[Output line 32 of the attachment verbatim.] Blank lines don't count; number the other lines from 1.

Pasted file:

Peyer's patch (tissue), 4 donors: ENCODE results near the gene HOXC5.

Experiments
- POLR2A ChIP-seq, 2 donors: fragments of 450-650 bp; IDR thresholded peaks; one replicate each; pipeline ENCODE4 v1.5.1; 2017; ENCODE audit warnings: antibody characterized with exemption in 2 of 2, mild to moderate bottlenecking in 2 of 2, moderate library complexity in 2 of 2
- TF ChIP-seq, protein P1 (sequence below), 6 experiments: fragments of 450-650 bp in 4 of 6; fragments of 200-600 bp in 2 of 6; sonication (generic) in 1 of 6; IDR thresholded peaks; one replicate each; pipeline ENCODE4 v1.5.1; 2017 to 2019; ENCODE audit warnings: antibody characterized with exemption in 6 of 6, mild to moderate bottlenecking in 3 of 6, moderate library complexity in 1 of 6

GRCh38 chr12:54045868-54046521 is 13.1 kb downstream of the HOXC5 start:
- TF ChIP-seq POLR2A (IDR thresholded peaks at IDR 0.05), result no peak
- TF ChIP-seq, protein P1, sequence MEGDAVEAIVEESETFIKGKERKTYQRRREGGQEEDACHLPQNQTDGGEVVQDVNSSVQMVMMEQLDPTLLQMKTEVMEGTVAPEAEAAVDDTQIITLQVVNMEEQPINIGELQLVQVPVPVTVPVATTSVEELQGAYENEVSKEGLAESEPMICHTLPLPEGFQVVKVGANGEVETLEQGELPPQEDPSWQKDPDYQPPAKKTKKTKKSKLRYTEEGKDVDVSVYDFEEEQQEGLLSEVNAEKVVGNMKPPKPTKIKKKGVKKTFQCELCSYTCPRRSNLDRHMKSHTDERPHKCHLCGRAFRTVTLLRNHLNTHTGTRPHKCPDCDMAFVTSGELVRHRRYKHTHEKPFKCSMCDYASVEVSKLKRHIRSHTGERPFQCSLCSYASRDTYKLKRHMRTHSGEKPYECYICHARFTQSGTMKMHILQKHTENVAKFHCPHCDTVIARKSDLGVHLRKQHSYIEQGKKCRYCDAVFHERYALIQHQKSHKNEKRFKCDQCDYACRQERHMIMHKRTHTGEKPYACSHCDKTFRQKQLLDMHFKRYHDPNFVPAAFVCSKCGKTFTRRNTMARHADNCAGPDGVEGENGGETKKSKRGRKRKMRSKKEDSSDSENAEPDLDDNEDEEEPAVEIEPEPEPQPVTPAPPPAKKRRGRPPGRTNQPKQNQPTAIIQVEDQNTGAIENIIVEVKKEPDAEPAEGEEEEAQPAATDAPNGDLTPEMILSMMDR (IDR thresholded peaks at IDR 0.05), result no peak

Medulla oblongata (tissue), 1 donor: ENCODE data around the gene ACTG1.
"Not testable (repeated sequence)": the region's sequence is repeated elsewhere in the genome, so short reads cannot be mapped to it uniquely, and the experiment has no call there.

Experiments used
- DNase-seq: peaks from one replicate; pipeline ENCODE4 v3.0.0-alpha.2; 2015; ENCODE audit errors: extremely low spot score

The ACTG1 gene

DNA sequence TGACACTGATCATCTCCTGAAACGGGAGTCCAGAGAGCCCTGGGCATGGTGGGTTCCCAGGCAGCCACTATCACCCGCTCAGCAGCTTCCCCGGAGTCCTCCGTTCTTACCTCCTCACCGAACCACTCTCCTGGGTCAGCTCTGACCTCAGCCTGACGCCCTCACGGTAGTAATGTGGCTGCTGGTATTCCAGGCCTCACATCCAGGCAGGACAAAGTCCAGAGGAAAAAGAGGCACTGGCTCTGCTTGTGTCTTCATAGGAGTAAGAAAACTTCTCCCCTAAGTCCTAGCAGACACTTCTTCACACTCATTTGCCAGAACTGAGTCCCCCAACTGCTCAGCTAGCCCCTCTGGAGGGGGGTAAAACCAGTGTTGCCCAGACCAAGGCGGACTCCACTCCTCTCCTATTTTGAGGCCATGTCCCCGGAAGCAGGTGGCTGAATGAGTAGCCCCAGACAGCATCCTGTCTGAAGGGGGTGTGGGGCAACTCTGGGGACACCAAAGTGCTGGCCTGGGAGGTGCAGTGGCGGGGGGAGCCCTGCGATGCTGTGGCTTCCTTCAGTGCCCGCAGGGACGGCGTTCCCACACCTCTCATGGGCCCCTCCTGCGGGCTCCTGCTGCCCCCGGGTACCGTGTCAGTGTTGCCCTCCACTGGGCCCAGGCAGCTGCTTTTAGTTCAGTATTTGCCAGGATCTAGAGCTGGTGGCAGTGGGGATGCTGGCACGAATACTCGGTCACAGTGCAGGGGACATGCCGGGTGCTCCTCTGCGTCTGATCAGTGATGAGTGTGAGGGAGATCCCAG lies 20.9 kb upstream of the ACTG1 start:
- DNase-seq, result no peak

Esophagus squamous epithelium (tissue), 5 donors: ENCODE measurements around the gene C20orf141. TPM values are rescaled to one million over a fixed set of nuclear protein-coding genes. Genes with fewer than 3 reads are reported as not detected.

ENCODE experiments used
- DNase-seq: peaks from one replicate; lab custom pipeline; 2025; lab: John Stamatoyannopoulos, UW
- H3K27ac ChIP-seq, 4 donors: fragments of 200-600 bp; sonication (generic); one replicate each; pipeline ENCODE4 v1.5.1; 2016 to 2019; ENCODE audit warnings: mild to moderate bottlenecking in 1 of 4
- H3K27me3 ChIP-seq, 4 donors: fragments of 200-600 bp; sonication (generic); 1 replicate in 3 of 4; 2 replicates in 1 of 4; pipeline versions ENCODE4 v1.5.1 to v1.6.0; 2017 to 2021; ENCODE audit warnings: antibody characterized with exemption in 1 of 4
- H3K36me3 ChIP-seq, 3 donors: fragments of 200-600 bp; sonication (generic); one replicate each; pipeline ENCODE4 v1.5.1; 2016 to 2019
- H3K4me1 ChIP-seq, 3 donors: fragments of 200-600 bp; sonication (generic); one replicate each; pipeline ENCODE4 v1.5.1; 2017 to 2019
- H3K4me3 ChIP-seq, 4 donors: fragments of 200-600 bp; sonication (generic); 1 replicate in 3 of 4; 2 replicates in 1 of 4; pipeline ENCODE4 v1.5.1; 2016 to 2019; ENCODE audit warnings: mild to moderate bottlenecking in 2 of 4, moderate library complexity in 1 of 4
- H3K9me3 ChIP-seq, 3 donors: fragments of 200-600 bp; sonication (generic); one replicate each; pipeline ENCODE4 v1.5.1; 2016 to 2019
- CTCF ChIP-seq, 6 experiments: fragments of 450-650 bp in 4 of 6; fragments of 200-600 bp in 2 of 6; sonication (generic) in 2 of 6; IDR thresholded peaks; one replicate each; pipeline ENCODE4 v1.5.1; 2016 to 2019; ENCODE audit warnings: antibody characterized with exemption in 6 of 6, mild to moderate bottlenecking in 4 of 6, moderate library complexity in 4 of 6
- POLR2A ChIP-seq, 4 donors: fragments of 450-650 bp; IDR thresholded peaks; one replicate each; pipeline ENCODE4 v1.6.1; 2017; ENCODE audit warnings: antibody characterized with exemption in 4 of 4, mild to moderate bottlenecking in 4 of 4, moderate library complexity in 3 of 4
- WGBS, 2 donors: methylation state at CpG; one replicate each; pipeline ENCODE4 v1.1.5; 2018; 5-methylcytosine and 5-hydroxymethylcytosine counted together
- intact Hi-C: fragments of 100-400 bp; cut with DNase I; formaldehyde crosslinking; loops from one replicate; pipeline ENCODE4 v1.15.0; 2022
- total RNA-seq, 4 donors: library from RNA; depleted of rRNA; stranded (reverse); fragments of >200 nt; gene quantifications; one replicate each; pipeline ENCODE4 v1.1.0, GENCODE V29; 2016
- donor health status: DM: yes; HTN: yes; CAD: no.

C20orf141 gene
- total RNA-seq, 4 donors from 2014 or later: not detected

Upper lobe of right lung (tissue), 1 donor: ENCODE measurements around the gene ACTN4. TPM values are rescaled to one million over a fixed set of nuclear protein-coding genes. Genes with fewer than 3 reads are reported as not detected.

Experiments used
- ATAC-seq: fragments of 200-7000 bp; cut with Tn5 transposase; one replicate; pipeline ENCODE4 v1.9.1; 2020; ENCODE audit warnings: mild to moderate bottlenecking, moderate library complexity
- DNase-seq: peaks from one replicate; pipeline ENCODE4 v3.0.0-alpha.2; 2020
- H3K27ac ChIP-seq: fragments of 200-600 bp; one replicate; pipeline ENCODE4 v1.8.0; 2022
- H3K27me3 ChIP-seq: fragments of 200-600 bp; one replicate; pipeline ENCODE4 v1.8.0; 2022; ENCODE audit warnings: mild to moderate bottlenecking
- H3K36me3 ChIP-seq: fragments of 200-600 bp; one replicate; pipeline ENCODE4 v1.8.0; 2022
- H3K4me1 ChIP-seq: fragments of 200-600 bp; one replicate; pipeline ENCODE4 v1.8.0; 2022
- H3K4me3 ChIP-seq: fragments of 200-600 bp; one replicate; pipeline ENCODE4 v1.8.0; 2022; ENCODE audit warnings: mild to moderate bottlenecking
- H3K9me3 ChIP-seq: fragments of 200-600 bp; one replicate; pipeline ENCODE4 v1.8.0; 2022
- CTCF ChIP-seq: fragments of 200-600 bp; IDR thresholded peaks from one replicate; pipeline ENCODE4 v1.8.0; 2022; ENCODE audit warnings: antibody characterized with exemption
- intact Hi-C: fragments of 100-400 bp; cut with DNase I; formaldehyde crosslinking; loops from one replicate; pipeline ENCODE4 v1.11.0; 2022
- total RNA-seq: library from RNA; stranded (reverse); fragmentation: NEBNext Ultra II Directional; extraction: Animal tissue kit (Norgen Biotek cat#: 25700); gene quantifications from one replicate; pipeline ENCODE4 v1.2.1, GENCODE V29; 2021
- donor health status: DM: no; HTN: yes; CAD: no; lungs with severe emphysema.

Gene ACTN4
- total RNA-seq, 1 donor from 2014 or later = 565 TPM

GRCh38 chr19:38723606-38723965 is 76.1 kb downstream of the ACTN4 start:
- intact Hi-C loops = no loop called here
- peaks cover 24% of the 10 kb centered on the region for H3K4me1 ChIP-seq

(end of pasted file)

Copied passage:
Upper lobe of right lung (tissue), 1 donor: ENCODE measurements around the gene ACTN4. TPM values are rescaled to one million over a fixed set of nuclear protein-coding genes. Genes with fewer than 3 reads are reported as not detected.